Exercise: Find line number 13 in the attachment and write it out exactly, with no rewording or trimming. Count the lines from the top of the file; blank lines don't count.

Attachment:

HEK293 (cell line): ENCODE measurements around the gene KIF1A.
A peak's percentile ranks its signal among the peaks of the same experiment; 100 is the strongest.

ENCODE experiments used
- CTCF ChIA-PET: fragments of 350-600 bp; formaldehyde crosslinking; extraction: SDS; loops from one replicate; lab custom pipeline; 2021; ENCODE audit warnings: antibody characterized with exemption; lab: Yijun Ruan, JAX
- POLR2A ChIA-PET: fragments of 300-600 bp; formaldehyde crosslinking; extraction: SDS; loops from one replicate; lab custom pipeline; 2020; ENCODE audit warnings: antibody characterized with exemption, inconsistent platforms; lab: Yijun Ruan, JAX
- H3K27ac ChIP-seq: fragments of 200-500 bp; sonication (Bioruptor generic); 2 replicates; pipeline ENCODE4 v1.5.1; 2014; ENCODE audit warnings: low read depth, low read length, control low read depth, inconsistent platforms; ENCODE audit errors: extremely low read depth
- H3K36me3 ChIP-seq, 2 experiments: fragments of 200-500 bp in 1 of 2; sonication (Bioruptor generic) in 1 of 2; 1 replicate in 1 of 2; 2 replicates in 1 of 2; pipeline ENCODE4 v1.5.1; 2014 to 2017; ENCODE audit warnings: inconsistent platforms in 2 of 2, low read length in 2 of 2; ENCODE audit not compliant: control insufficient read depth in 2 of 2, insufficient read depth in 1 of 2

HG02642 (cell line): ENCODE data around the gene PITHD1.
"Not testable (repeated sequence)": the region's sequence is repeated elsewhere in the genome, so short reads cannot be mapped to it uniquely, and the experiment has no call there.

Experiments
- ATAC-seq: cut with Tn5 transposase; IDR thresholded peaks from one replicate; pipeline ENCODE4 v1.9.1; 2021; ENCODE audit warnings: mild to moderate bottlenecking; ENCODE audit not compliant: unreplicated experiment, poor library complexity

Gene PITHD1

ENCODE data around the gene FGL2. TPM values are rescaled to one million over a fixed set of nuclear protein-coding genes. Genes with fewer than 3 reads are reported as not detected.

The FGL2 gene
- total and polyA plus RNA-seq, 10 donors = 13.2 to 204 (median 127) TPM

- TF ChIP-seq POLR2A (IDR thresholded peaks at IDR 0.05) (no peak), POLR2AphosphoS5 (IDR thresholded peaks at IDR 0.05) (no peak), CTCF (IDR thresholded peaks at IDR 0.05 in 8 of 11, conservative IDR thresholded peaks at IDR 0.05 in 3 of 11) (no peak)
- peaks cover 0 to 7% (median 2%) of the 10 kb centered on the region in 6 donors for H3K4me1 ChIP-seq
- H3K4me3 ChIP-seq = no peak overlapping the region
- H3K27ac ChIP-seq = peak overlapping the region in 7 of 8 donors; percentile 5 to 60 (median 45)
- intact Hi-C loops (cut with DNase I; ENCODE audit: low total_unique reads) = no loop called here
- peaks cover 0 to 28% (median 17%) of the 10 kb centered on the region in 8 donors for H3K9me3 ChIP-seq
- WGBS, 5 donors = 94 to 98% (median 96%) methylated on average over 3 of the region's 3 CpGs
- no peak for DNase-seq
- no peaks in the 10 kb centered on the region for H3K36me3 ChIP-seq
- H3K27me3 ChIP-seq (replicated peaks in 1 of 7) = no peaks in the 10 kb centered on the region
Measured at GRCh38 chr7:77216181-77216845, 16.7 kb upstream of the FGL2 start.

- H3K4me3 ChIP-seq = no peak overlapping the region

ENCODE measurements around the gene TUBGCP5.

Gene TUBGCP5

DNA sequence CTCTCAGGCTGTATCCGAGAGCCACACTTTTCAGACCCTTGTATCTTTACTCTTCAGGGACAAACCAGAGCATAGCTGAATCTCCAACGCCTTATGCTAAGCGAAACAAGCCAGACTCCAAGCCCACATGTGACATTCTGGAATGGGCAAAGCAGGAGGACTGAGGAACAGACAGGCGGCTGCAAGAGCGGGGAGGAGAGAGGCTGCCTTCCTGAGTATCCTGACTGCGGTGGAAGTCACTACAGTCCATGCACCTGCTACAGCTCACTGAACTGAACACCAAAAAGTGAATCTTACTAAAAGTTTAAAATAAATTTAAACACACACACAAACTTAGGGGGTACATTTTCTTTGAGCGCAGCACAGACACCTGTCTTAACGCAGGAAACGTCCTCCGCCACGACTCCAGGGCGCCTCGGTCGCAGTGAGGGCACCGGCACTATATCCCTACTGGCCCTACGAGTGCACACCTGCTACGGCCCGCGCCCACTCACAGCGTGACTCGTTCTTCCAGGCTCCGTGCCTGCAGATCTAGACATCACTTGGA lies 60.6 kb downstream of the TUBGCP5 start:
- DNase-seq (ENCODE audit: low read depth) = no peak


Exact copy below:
ENCODE data around the gene FGL2. TPM values are rescaled to one million over a fixed set of nuclear protein-coding genes. Genes with fewer than 3 reads are reported as not detected.